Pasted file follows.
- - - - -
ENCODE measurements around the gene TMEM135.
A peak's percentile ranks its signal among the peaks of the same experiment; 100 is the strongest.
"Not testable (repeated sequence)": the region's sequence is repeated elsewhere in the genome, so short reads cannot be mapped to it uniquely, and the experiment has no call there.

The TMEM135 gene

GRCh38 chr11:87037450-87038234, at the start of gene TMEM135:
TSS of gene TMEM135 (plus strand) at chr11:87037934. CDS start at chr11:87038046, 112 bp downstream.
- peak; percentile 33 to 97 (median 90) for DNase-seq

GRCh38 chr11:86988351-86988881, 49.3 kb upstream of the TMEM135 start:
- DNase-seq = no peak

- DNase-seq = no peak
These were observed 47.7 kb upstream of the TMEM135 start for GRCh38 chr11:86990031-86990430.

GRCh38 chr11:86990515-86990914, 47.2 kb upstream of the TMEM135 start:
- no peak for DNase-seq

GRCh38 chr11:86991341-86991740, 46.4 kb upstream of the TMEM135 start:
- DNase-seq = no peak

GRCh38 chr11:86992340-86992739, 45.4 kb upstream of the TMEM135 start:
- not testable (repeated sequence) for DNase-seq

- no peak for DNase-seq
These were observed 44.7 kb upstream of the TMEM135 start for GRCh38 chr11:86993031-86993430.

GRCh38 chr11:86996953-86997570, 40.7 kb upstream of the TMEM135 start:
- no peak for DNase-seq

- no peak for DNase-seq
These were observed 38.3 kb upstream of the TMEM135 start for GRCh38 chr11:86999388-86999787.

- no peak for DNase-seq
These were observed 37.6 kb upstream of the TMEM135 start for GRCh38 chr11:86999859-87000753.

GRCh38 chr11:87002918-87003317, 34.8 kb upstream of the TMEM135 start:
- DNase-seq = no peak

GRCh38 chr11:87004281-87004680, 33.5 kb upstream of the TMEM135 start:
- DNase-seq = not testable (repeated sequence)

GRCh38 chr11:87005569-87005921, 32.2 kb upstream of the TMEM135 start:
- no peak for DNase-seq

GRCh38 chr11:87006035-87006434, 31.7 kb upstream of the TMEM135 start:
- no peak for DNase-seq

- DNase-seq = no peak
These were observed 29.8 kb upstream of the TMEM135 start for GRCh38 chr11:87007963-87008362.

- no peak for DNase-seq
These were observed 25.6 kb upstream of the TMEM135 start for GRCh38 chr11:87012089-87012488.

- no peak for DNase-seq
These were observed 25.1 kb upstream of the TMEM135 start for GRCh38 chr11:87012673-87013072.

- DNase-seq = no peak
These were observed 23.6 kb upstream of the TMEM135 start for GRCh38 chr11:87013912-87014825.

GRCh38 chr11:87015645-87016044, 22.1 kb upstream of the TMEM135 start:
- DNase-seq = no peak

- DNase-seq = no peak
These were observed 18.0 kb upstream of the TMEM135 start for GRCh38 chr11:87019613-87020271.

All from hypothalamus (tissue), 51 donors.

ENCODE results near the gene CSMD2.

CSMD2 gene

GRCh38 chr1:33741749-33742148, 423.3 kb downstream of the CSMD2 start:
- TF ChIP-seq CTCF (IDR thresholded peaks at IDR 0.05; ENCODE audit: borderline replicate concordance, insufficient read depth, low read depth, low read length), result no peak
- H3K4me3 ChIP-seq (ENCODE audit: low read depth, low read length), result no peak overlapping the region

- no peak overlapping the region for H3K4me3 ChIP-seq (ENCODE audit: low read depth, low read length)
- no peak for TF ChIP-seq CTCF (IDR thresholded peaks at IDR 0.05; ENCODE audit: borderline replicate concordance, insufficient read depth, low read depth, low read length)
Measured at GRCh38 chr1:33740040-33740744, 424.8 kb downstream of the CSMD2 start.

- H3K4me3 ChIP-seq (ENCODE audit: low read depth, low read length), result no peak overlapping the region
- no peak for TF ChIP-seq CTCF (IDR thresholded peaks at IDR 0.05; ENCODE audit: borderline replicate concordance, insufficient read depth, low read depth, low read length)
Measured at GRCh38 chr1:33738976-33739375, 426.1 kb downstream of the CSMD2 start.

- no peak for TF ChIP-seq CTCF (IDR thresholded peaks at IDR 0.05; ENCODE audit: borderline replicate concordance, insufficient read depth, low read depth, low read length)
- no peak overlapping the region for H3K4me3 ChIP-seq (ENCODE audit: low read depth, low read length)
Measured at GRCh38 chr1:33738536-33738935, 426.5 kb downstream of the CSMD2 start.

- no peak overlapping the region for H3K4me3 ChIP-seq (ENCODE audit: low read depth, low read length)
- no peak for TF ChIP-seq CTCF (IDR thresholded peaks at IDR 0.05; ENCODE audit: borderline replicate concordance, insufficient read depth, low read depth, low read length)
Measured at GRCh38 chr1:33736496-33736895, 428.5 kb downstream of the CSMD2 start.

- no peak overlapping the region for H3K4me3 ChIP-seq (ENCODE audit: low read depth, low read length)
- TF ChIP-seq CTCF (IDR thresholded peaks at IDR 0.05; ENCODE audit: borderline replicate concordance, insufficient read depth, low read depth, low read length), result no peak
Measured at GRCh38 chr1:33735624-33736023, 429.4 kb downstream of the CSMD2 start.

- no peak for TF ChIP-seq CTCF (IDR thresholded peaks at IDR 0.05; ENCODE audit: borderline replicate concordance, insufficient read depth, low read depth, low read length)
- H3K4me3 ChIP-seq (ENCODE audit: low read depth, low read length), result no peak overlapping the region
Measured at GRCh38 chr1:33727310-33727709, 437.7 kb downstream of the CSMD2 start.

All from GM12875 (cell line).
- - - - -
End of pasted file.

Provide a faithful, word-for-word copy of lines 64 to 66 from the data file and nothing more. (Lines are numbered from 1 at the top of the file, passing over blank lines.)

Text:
- no peak overlapping the region for H3K4me3 ChIP-seq (ENCODE audit: low read depth, low read length)
- TF ChIP-seq CTCF (IDR thresholded peaks at IDR 0.05; ENCODE audit: borderline replicate concordance, insufficient read depth, low read depth, low read length), result no peak
Measured at GRCh38 chr1:33735624-33736023, 429.4 kb downstream of the CSMD2 start.